Protesters demand Labor close Banksia Hill’s notorious Unit 18

April 4, 2024
Protesters outside the David Malcolm Justice Centre. Photo: Alex Salmon

More than 200 people rallied on April 2 to demand Labor close the notorious Unit 18 of Western Australia’s Banksia Hill Detention Centre.

The protest was organised by family and supporters of 16-year-old First Nations teenager Cleveland Dodd, who died in the controversial Unit 18 youth detention wing last year.

His is the first recorded death of a Black teenager in a WA prison.

The rally marched through the CBD to the David Malcolm Justice Centre the day before the coronial Inquest into Dodd’s death began.

The inquest was told on April 3 that Cleveland threatened to kill himself on eight occasions between 8pm and 1.35am on the night he was found in the cell.

The teenager was being held in an adult section of the Casuarina maximum security adult prison, despite not being convicted of any crime. Unit 18 was supposed to be a temporary solution for some Banksia Hill Detention Centre inmates, after protests erupted in response to sustained abuse and poor conditions.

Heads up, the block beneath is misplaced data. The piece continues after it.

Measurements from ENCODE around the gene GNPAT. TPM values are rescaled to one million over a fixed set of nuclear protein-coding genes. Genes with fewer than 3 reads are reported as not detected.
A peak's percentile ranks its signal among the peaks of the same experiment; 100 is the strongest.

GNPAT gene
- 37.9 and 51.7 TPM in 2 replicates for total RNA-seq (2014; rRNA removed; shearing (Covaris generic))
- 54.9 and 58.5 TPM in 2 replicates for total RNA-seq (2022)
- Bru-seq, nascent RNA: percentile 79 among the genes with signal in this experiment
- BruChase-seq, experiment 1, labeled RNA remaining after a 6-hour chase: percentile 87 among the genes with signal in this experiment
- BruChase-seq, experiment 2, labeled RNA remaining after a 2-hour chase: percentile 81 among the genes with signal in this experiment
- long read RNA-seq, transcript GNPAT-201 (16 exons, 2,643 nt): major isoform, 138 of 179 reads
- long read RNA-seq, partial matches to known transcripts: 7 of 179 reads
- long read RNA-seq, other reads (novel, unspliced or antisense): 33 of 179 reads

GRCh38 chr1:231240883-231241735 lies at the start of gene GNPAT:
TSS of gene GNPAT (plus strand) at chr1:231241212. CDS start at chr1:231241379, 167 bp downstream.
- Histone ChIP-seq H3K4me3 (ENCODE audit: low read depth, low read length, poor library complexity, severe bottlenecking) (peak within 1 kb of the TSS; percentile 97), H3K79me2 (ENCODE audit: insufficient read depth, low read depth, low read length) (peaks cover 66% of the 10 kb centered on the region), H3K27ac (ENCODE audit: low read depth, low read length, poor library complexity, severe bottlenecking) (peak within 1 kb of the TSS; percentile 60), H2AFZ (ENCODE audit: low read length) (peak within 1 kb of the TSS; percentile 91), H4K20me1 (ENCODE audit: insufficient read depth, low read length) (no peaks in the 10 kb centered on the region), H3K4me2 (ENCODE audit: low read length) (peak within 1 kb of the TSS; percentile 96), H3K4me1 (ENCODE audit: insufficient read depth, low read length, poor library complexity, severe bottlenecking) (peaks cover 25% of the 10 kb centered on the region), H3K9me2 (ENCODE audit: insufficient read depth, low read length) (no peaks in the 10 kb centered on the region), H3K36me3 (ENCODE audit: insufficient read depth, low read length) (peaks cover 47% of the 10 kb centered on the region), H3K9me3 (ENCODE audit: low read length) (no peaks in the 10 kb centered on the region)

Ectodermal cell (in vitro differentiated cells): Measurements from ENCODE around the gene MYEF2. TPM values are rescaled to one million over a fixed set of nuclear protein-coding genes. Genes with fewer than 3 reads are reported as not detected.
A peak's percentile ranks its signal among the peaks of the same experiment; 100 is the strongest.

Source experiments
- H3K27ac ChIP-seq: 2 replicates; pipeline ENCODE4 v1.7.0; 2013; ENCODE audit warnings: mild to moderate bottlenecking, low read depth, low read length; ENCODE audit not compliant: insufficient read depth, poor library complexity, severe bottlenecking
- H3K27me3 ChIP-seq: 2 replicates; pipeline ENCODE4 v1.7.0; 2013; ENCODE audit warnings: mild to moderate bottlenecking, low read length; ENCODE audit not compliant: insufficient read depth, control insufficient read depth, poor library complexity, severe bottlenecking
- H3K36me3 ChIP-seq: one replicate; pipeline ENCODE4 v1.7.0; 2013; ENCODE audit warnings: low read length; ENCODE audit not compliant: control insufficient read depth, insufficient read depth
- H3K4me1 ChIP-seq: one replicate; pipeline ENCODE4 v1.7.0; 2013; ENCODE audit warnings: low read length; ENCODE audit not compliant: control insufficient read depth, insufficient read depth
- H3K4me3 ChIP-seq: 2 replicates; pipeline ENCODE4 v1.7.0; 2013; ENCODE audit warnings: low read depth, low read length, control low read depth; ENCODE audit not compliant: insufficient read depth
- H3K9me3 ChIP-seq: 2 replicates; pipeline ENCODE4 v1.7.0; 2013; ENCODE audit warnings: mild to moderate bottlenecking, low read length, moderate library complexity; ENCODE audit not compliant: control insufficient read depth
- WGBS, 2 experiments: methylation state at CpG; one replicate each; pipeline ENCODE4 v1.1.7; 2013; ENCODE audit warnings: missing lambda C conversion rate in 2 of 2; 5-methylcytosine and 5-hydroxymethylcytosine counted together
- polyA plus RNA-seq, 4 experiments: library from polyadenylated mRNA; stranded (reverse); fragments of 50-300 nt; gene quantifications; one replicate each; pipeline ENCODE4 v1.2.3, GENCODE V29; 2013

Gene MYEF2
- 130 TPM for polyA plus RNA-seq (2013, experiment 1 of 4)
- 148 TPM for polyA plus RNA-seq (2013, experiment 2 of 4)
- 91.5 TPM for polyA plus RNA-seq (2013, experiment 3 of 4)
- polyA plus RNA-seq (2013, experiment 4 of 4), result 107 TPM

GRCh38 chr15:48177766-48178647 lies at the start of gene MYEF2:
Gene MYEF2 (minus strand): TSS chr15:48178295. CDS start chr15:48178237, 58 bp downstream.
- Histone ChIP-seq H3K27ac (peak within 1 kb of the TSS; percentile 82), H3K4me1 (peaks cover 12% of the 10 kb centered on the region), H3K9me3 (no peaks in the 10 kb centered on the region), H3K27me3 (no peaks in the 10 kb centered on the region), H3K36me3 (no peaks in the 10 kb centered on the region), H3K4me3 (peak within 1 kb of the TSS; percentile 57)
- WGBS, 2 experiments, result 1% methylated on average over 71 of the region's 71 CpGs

The ABC reported that Cleveland was distressed and told custodial officers through the intercom that he did not have water. An electrical outage — which no one was informed about — prompted a "severe" response among detainees.

At 1.50am on October 12, the detainee in the cell next to Cleveland called a youth custodial officer through his intercom, saying, “Cleveland’s hanging in his cell”.

While the WA government was forced to shut down some sections of the detention centre, corrective services minister Paul Papalia later announced Unit 18 would remain open indefinitely.

The inquest into Dodd's death continues next week, with more hearings scheduled for later this year.


Photo: Alex Salmon


Photo: Alex Salmon

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